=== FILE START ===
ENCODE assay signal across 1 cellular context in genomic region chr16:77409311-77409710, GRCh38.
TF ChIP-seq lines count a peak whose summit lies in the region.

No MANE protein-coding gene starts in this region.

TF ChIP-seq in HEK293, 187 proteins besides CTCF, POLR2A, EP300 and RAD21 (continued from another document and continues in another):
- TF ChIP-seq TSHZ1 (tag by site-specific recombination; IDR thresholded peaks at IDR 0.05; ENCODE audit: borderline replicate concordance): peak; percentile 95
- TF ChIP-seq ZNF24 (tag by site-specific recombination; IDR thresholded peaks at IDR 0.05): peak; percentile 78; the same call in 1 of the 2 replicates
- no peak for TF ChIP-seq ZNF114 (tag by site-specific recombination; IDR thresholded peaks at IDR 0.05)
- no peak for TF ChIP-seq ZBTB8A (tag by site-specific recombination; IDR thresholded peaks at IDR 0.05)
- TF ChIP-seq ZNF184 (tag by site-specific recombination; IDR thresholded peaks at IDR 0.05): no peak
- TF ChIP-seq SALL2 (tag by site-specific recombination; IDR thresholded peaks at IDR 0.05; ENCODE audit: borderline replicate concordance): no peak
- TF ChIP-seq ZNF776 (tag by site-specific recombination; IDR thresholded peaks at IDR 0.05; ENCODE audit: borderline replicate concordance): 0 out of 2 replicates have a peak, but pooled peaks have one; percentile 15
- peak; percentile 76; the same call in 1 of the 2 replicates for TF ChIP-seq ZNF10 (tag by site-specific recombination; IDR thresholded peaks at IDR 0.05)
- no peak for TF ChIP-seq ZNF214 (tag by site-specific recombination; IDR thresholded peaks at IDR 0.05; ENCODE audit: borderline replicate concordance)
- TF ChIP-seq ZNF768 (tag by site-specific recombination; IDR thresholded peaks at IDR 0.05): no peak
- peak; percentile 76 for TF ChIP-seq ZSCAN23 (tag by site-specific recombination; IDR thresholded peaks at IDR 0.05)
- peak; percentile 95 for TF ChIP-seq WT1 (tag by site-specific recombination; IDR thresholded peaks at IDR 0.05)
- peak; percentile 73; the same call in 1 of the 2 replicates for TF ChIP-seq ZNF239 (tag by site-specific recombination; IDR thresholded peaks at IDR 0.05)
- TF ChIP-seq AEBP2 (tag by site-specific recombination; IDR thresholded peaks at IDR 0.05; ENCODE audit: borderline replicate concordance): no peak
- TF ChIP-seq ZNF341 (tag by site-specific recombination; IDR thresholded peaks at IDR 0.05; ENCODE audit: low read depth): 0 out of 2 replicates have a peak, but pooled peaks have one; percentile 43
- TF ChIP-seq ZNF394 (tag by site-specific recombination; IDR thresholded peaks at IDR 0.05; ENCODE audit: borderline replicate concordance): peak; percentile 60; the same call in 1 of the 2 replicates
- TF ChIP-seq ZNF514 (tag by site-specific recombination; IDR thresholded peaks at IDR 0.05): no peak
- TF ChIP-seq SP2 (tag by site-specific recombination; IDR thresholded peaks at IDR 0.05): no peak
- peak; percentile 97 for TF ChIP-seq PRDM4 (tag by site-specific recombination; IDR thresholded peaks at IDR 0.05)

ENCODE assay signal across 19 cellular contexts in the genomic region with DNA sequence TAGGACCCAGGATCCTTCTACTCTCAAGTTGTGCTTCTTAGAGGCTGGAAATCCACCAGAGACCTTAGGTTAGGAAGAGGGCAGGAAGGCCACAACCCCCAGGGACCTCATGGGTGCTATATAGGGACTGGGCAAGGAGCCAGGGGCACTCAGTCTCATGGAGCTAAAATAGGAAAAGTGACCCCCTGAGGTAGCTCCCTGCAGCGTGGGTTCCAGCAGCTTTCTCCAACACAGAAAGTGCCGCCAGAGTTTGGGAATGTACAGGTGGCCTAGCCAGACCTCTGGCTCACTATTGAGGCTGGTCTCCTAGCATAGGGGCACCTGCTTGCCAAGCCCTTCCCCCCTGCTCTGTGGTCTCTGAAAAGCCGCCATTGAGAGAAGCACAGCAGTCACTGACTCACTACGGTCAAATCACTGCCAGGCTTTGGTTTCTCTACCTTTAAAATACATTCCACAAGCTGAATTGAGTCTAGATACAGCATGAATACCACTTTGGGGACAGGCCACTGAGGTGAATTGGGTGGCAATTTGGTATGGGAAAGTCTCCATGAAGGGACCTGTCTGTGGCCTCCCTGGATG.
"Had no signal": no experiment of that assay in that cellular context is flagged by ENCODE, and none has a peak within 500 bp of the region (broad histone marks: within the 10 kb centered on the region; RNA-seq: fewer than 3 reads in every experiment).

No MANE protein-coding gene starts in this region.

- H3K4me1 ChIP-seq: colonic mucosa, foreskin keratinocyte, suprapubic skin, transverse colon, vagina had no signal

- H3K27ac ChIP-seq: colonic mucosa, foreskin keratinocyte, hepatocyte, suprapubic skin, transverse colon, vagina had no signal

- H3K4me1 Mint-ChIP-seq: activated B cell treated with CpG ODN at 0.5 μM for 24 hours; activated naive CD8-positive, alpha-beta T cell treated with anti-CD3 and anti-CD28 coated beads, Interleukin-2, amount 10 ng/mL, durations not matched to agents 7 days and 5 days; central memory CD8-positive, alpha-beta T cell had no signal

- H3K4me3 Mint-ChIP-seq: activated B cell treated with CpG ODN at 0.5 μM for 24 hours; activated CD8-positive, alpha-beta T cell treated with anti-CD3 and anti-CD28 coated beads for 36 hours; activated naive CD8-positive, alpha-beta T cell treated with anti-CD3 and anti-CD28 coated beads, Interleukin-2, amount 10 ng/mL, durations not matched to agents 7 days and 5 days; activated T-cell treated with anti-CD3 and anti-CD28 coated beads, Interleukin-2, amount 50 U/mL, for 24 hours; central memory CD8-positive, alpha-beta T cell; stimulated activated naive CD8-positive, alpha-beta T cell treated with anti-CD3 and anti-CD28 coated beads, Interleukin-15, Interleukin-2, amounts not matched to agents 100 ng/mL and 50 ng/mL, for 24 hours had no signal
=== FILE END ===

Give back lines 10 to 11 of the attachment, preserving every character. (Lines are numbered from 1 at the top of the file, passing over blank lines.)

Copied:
- TF ChIP-seq SALL2 (tag by site-specific recombination; IDR thresholded peaks at IDR 0.05; ENCODE audit: borderline replicate concordance): no peak
- TF ChIP-seq ZNF776 (tag by site-specific recombination; IDR thresholded peaks at IDR 0.05; ENCODE audit: borderline replicate concordance): 0 out of 2 replicates have a peak, but pooled peaks have one; percentile 15